Walt Mossberg - The Wall Street Journal
Mossberg's review noted iPhone 4's "dramatic redesign," writing, "physically, the iPhone 4 is attractive and feels great in the hand. Even the back is now clad in glass, which Apple claims is a superstrong variety 30 times tougher than plastic. I dropped it several times from a few feet onto a hard surface with no problem, and it acquired no scratches at all in my testing, even though I didnât use a case or coddle it."
Mossberg called the new FaceTime video calling "one of this deviceâs best features," explaining, "there is no setup and nothing to learn. You just press a FaceTime button, and if the other person accepts the invitation to talk face to face, his or her image appears, with your own image showing in a small corner window. [â¦] It worked great for me, except for a couple of brief freeze-ups."
The review briefly notes new iOS 4 features before saying, "the most important downside of the iPhone 4 is that, in the U.S., itâs shackled to AT&T, which not only still operates a network that has trouble connecting and maintaining calls in many cities, but now has abandoned unlimited, flat-rate data plans. Apple needs a second network."
Mossberg writes that Apple is working to improve things by using the phone's frame as an antenna, adding "Apple said it also tuned the phone to try to grab whatever band on the network was less congested or less affected by interferenceâto stress the quality of a signal over its raw strength. AT&T said it, too, made some changes to its network with the new iPhone in mind."
Despite those improvements, Mossberg wrote that "network reception was a mixed bag," noting that he experienced fewer dropped calls but that the device sometimes registered no or fewer bars than an iPhone 3GS.
"Apple says that this is a bug it plans to fix," Mossberg wrote, "and that it has to do with the way the bars are presented, not the actual ability to make a call. And, in fact, in nearly all of these cases, the iPhone 4 was able to place calls despite the lack of bars."
The review concludes, "I canât recommend this new iPhone for voice calling for people who experience poor AT&T reception, unless they are willing to carry a second phone on a network that works better for them. For everyone else, however, Iâd say that Apple has built a beautiful smartphone that works well, adds impressive new features and is still, overall, the best device in its class."
David Pogue - The New York Times
Mossberg's review is followed by one from New York Times columnist David Pogue.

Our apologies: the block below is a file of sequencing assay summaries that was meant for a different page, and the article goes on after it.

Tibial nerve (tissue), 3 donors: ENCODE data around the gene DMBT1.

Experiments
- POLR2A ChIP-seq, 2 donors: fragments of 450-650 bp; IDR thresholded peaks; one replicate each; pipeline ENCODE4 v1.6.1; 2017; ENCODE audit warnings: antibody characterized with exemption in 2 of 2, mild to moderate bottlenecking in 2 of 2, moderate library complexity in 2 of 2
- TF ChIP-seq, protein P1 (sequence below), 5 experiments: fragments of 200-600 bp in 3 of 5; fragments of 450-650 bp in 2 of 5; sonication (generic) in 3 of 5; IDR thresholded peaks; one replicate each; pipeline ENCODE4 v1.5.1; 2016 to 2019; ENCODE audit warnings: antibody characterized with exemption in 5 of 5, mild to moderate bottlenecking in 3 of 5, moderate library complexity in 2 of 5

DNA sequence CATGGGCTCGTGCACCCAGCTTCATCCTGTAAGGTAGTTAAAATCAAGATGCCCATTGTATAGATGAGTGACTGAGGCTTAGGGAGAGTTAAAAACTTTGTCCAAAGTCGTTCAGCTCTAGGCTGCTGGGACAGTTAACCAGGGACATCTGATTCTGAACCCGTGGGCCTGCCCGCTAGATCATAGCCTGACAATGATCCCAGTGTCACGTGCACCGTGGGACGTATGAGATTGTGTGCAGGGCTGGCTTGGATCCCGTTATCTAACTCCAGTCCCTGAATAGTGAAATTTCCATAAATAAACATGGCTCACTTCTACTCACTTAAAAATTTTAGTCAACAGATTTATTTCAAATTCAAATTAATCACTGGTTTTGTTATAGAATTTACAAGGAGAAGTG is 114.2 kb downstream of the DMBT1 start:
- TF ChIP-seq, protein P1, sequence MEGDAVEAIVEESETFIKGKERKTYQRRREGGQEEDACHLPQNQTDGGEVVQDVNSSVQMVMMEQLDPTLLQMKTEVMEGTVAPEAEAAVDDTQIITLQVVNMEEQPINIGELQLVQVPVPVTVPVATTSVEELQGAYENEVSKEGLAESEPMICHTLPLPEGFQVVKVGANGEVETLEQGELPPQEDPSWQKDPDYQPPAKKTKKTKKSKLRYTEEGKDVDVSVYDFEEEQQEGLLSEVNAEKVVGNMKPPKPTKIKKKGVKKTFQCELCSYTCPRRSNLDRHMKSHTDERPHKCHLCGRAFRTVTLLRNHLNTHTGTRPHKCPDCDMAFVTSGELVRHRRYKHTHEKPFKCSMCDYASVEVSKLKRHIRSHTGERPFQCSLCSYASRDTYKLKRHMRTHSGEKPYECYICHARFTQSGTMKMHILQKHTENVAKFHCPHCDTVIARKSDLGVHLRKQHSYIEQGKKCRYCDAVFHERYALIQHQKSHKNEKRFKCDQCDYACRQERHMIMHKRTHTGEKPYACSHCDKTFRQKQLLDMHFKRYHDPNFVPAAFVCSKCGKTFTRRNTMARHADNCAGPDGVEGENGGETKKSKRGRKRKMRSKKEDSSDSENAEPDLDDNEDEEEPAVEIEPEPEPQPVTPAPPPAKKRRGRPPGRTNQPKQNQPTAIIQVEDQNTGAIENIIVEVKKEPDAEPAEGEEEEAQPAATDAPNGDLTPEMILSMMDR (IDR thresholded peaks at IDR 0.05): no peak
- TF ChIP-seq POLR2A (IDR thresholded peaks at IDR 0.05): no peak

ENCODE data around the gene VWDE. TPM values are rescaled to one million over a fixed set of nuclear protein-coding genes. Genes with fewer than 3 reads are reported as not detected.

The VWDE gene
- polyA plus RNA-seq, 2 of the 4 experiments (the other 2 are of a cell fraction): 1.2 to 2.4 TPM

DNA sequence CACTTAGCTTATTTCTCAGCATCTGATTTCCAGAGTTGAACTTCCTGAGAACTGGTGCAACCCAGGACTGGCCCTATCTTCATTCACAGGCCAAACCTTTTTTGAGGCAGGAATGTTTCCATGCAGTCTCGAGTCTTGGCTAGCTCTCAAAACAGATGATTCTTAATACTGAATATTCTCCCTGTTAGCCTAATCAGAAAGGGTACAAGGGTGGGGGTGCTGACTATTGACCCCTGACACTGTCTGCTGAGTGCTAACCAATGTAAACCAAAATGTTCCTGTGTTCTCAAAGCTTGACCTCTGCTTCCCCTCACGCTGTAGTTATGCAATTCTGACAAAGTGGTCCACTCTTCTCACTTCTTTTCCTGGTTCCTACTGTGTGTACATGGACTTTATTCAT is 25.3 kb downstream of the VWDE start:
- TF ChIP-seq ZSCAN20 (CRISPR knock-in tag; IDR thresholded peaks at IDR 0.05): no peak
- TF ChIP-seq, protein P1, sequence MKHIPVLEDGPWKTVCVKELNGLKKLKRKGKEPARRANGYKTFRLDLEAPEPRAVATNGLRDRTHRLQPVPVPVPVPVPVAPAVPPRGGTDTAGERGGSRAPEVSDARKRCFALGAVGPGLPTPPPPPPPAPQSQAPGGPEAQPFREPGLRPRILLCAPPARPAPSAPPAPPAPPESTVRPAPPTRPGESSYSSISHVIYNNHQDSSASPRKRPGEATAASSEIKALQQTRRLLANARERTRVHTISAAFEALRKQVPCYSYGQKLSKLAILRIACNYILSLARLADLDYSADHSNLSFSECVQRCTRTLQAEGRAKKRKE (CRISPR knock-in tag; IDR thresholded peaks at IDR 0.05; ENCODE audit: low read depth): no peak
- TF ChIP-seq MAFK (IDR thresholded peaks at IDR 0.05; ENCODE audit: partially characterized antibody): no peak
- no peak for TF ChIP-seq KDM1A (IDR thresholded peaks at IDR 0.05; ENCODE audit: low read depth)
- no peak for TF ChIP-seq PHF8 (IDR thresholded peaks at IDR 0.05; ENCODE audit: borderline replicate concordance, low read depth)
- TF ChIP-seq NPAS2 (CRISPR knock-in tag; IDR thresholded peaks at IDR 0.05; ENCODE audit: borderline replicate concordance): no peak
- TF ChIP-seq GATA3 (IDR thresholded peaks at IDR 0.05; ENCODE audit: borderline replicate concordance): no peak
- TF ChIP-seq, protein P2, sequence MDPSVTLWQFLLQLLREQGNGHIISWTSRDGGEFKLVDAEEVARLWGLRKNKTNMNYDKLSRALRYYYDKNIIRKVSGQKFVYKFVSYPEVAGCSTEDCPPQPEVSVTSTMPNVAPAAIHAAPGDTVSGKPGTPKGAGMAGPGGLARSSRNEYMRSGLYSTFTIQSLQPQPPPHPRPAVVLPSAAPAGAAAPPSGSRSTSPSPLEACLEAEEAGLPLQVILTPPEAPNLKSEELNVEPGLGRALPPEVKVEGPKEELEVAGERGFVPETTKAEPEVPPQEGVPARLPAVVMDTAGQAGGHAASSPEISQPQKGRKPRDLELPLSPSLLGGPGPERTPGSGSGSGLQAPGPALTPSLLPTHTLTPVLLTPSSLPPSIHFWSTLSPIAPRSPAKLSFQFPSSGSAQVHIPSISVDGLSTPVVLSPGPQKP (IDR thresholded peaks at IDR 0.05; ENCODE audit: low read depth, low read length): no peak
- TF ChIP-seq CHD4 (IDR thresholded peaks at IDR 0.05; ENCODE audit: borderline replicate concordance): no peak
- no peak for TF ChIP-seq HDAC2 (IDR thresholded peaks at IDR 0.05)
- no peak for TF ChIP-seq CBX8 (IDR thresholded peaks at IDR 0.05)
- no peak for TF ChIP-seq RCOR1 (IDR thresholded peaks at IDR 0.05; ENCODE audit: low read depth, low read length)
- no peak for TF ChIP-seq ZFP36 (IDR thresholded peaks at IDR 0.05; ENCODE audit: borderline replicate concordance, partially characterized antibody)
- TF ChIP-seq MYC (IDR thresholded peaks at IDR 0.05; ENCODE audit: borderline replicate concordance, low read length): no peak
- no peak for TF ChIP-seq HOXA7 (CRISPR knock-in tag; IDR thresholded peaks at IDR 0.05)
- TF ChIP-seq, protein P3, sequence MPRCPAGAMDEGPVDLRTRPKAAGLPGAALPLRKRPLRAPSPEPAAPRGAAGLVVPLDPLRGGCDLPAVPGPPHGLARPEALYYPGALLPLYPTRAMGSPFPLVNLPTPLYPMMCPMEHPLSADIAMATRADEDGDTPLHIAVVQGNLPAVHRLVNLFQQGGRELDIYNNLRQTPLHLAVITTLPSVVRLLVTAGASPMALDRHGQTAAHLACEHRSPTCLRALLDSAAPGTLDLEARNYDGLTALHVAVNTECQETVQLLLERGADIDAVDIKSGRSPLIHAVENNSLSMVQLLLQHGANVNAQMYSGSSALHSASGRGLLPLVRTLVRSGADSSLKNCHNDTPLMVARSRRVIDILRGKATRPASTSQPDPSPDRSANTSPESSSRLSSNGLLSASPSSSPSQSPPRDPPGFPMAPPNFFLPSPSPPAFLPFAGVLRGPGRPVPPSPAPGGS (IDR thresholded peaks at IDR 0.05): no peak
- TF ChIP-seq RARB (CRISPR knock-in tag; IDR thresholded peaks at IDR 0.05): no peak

- The new metal mute and volume buttons are much stiffer.
- Apple's A4 chip "makes a difference every time you tap the touch screen."
- Video call (FaceTime) "picture and audio are rock solid, with very little delay, and it works the first time and every time."
- The new 5MP camera is "better, though itâs still no rival to a real camera."
- Snapping a photo is now "instantaneous," losing the lag of last year's models.
- The LED flash can remain on for video recordings.
- Takes "great" 720p HD videos.
- The noise-canceling microphone, improved audio chamber, and new antenna design of the iPhone 4 produce clearer audio calls and less dropped calls.
Edward C. Baig - USA Today
Ed Baig of the USA Today also had this to add:
- Apple has "nailed" video calling;
- To reinforce the claim that the iPhone 4's glass is 20 times stiffer and 30 times harder than plastic an "Apple executive dropped it in front of me. The phone was undamaged."
- "You can seamlessly switch from front to rear camera and back during a call, allowing you to share your surroundings with a caller."
- "It takes a few seconds once you tap the FaceTime button for AT&T to hand the call over to the FaceTime application."
- To to downgrade a call from a FaceTime video call to an audio call, hang up and redial.
- The 5MP camera took "several decent pictures in low light but had some grainy results, too. It's not a great camera for capturing fast-moving action. Close-ups taken with the 5x digital zoom, which is an iOS 4 addition, were so-so."
- "The second, front-facing camera on the iPhone makes it a snap to capture self-portraits without flipping the device around."
- "I found it a [iMovie] clumsy to use, however, and for some reason the app misidentified the location where certain footage was shot.
- eBooks look "supercrisp and sharp" throughout the new Retina Display but fall short of the iPad experience.